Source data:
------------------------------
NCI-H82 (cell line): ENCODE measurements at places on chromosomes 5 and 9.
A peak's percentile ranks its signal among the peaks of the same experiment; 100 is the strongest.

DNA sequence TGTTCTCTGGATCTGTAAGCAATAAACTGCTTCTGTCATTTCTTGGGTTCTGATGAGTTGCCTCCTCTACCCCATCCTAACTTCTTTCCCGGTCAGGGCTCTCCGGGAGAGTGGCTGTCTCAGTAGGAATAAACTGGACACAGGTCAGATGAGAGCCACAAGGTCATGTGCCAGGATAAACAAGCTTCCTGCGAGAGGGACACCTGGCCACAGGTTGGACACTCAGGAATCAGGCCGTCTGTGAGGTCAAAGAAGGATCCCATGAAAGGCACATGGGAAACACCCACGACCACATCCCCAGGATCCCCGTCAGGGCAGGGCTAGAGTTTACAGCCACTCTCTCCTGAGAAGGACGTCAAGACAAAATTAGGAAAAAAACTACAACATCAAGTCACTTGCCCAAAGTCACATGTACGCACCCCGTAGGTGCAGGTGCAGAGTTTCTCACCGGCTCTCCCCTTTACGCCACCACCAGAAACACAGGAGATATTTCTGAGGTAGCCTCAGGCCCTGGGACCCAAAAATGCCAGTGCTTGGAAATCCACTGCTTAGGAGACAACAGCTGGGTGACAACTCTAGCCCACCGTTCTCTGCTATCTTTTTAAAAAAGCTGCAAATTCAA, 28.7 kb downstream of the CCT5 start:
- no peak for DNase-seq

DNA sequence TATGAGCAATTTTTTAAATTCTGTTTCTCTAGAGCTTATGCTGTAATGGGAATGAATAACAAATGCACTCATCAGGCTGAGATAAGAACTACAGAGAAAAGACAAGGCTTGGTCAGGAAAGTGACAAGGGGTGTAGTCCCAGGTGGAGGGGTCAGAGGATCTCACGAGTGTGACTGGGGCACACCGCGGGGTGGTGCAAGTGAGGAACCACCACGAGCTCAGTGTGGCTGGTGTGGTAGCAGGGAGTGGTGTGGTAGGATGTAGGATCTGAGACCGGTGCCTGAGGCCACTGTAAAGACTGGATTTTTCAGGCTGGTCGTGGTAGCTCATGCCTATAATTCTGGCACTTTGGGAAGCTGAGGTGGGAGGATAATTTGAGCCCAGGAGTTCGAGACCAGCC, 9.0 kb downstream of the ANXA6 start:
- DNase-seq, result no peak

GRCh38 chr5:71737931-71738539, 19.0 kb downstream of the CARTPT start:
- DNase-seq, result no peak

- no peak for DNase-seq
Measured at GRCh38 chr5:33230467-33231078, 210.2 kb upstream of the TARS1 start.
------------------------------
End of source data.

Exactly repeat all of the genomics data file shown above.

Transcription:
NCI-H82 (cell line): ENCODE measurements at places on chromosomes 5 and 9.
A peak's percentile ranks its signal among the peaks of the same experiment; 100 is the strongest.

DNA sequence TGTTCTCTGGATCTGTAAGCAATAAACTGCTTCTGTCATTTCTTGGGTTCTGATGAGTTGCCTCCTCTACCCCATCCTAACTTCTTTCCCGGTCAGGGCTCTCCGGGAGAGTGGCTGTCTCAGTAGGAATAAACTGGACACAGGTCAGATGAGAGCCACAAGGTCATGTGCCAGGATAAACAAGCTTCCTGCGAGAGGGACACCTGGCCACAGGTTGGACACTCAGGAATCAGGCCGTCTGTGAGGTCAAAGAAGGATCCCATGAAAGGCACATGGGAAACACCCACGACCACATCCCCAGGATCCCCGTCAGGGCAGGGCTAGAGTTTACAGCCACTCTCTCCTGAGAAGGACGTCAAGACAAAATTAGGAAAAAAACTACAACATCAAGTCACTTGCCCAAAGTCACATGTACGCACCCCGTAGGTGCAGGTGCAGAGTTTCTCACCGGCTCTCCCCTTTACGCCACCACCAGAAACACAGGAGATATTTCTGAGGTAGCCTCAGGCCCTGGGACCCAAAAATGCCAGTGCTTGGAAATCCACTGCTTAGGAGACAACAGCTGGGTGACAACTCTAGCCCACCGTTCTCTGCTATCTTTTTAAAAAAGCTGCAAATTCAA, 28.7 kb downstream of the CCT5 start:
- no peak for DNase-seq

DNA sequence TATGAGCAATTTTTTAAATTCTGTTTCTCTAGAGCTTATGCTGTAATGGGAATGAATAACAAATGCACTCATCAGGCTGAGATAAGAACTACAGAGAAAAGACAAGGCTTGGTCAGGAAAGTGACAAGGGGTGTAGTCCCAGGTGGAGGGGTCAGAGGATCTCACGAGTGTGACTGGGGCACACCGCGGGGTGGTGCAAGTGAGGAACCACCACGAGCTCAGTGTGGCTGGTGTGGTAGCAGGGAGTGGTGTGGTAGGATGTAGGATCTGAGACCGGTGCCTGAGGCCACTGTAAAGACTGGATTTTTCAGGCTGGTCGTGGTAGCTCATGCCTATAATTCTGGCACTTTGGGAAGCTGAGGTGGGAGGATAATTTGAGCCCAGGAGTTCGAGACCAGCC, 9.0 kb downstream of the ANXA6 start:
- DNase-seq, result no peak

GRCh38 chr5:71737931-71738539, 19.0 kb downstream of the CARTPT start:
- DNase-seq, result no peak

- no peak for DNase-seq
Measured at GRCh38 chr5:33230467-33231078, 210.2 kb upstream of the TARS1 start.